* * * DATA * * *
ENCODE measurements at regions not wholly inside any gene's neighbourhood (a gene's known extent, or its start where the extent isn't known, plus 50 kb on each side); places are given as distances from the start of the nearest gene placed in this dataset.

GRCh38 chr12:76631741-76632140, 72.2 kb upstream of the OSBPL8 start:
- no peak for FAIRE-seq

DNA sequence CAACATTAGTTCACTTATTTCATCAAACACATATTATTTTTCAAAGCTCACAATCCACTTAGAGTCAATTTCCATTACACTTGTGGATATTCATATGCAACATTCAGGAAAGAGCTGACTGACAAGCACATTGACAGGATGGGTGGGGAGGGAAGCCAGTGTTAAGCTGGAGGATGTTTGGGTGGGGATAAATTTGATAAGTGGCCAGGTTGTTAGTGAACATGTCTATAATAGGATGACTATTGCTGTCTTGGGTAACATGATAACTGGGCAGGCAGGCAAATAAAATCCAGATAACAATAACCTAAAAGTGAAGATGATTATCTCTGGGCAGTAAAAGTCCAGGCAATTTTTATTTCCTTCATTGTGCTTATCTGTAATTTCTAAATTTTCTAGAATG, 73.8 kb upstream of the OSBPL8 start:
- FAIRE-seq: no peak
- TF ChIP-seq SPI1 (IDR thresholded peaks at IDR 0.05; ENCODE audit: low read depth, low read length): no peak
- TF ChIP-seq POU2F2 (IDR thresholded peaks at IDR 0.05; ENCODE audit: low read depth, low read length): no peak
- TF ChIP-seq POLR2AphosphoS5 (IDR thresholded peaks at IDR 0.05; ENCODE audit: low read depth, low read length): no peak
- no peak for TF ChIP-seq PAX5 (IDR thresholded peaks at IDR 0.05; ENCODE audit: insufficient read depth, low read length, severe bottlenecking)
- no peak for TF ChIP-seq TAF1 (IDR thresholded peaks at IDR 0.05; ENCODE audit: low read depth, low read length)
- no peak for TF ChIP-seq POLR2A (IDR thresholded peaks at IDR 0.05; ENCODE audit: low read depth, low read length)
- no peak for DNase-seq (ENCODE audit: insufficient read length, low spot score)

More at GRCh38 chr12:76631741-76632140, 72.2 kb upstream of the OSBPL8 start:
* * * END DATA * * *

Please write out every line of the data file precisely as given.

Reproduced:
ENCODE measurements at regions not wholly inside any gene's neighbourhood (a gene's known extent, or its start where the extent isn't known, plus 50 kb on each side); places are given as distances from the start of the nearest gene placed in this dataset.

GRCh38 chr12:76631741-76632140, 72.2 kb upstream of the OSBPL8 start:
- no peak for FAIRE-seq

DNA sequence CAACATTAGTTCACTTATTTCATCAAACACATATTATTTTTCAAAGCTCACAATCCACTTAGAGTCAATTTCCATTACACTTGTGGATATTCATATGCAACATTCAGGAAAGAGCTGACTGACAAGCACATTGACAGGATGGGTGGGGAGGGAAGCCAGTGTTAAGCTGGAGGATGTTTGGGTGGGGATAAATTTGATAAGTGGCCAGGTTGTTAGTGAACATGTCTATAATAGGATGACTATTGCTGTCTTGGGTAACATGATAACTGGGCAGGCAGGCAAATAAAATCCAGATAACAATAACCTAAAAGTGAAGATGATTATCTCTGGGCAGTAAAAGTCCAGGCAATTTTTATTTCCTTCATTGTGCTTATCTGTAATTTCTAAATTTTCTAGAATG, 73.8 kb upstream of the OSBPL8 start:
- FAIRE-seq: no peak
- TF ChIP-seq SPI1 (IDR thresholded peaks at IDR 0.05; ENCODE audit: low read depth, low read length): no peak
- TF ChIP-seq POU2F2 (IDR thresholded peaks at IDR 0.05; ENCODE audit: low read depth, low read length): no peak
- TF ChIP-seq POLR2AphosphoS5 (IDR thresholded peaks at IDR 0.05; ENCODE audit: low read depth, low read length): no peak
- no peak for TF ChIP-seq PAX5 (IDR thresholded peaks at IDR 0.05; ENCODE audit: insufficient read depth, low read length, severe bottlenecking)
- no peak for TF ChIP-seq TAF1 (IDR thresholded peaks at IDR 0.05; ENCODE audit: low read depth, low read length)
- no peak for TF ChIP-seq POLR2A (IDR thresholded peaks at IDR 0.05; ENCODE audit: low read depth, low read length)
- no peak for DNase-seq (ENCODE audit: insufficient read length, low spot score)

More at GRCh38 chr12:76631741-76632140, 72.2 kb upstream of the OSBPL8 start: